Disciplinary Perspectives and Interdisciplinary Conversations
Date: 8 – 9 July 2021
Convenor: Simone M. Müller (München, GER), Angeliki Balayannis (Exeter, GBR)
In the age of the Anthropocene our commons, such as air, water, and ground, are increasingly toxic and the experience of toxic exposure, albeit not equal, is increasingly common. We lack, however, tools of analysis to scrutinize these developments of an everyday toxic exposure. Rather, scholars in the interdisciplinary fields of environmental justice, toxicity studies, and environmental history of toxicity and poisons, rely on binary notions of externalization that divide between an outside and inside system, victims and perpetrators, and suggest that there exists a safe haven (free of toxicity) as well as (eventually) an ultimate sink.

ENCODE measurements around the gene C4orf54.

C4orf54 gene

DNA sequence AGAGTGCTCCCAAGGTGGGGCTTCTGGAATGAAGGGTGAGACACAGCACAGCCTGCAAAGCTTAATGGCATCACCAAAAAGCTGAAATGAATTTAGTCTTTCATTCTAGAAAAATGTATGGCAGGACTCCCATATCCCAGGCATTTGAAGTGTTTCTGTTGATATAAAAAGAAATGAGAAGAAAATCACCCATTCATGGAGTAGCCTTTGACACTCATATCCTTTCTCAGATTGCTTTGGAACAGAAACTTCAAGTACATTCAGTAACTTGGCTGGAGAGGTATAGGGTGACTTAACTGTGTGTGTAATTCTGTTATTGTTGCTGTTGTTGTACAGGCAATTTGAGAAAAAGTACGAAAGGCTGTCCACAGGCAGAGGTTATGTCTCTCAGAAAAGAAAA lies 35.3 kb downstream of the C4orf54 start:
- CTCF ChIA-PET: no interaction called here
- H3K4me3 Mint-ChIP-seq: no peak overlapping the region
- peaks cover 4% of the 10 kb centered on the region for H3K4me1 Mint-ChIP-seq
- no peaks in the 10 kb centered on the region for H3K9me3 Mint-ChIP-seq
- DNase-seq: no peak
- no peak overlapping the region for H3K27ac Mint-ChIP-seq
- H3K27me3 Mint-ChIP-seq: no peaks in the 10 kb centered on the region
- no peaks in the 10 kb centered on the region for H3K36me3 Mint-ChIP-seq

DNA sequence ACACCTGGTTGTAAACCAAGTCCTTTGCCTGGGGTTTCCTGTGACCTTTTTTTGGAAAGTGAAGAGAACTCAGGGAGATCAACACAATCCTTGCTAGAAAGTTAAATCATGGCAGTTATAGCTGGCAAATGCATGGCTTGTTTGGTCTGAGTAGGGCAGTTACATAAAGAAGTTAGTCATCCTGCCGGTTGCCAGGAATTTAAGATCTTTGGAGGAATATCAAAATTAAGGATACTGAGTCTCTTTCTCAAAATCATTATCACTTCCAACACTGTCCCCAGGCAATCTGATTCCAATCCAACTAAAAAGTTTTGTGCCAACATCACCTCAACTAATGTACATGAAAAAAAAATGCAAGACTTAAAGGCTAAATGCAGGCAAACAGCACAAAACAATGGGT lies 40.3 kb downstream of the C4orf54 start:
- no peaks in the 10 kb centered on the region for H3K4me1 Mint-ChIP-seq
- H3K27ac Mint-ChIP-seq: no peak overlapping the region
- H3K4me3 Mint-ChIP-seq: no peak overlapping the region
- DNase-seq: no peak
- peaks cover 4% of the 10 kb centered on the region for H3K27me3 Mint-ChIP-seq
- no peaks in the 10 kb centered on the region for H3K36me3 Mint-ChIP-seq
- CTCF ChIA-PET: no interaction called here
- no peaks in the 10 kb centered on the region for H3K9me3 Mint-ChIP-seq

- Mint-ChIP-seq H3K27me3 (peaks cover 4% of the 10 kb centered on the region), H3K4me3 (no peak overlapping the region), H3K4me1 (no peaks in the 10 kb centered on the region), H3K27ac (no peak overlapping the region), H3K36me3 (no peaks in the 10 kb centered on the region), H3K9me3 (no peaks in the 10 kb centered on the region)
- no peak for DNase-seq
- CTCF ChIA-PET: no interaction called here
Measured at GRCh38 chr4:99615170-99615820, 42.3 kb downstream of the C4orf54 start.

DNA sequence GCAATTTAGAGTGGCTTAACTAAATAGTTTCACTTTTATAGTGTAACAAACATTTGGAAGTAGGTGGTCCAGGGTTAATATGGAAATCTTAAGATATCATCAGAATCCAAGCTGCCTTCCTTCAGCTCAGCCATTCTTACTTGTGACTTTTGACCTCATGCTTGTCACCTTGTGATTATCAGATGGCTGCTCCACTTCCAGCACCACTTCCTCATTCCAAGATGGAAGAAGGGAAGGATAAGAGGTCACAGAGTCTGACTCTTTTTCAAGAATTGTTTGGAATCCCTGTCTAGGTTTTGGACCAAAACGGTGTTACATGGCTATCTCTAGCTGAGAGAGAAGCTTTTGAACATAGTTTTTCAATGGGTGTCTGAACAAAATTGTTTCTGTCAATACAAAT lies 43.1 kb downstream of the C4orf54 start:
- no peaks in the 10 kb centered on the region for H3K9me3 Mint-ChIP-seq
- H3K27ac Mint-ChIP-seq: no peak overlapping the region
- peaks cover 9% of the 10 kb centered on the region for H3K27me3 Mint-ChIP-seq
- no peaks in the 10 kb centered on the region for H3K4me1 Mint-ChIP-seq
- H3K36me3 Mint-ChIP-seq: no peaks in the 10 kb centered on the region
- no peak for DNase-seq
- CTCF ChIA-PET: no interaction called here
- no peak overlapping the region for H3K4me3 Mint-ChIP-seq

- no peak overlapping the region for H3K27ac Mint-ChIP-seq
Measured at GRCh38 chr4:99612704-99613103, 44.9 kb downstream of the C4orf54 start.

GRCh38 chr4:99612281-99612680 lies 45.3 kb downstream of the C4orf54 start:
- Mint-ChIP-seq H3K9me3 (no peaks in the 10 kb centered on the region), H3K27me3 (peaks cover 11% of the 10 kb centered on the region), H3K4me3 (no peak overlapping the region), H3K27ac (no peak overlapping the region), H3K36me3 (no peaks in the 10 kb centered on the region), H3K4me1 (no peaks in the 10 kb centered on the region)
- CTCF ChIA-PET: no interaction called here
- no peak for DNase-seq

This interdisciplinary workshop seeks to scrutinize both the concept as well as phenomenon of the toxic commons for the study of global environmental justice and the commons. The workshop aims to engage both in theoretical discussions about the concept as well as to learn from the study of toxic commons through concrete case studies. Contributions focus on concepts of commons and externalization or practices of resistance and commoning. Case studies exemplify toxic commons in urban settings or introduce the body as a toxic commons. The final session scrutinizes how the concept of the toxic commons opens up new avenues for artist-research engagement and new pathways for academic communication to a wider public. Scholars come from the fields of history, sociology, anthropology, law, and the arts.